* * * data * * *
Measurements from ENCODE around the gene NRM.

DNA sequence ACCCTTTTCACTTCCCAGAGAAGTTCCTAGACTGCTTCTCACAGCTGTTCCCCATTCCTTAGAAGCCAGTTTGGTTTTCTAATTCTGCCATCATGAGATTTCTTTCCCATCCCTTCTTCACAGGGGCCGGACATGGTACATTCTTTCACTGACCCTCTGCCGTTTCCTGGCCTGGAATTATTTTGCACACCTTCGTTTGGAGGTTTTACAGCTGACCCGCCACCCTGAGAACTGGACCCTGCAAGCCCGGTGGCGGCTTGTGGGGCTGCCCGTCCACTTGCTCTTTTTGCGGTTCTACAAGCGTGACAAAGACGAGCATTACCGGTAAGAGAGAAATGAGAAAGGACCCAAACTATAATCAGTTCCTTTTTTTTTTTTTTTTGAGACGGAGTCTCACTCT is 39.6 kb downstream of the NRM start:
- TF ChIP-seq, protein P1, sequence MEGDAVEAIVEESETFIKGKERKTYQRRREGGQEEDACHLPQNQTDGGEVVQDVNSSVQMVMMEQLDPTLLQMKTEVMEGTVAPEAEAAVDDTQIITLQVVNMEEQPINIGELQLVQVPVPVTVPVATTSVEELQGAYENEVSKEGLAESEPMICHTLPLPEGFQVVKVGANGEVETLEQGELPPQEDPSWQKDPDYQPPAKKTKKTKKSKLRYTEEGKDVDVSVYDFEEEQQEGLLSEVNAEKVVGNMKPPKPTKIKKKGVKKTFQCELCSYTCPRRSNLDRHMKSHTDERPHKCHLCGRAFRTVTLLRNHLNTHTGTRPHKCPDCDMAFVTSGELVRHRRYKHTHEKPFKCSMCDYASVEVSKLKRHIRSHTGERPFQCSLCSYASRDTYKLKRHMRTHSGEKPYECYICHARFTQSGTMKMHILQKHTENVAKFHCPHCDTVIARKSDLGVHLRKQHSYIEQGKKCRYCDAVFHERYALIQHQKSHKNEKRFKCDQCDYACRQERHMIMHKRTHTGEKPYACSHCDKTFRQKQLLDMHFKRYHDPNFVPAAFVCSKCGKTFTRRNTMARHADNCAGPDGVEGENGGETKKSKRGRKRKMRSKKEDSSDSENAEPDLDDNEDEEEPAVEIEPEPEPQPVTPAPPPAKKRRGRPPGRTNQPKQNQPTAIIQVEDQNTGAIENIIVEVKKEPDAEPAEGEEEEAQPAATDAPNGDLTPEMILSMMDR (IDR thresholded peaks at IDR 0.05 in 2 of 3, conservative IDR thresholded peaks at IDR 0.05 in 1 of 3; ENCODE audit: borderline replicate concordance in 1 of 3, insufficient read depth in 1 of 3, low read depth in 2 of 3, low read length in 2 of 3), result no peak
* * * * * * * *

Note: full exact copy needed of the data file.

Measurements from ENCODE around the gene NRM.

DNA sequence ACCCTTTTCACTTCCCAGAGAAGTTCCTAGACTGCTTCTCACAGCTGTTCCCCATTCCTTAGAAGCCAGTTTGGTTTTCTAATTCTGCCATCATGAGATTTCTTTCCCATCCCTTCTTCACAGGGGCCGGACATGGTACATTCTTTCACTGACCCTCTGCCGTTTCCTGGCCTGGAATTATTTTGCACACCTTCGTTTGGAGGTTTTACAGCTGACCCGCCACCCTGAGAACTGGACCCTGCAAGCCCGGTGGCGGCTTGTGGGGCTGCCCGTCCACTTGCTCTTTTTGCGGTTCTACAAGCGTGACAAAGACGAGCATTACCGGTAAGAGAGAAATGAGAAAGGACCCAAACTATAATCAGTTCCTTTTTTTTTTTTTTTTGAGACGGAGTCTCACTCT is 39.6 kb downstream of the NRM start:
- TF ChIP-seq, protein P1, sequence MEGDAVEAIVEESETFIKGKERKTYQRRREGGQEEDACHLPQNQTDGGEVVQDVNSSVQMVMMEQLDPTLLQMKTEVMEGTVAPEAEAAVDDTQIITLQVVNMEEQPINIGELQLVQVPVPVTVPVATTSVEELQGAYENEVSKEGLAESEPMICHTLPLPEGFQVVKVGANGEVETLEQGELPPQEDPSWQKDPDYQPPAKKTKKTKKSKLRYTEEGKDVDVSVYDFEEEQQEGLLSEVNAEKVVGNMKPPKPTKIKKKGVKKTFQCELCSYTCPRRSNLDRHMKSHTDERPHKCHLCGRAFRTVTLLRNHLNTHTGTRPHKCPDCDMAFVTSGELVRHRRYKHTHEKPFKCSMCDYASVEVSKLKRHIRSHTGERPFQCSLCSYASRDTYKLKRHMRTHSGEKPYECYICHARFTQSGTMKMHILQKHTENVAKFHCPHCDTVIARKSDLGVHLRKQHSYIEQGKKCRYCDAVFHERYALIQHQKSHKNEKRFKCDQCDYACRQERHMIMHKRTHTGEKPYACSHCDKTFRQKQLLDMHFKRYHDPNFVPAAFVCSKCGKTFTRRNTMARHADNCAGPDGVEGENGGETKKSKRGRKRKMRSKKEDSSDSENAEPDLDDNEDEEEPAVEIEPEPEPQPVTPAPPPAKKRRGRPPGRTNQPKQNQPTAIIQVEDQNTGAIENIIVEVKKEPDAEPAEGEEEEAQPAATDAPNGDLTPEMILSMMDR (IDR thresholded peaks at IDR 0.05 in 2 of 3, conservative IDR thresholded peaks at IDR 0.05 in 1 of 3; ENCODE audit: borderline replicate concordance in 1 of 3, insufficient read depth in 1 of 3, low read depth in 2 of 3, low read length in 2 of 3), result no peak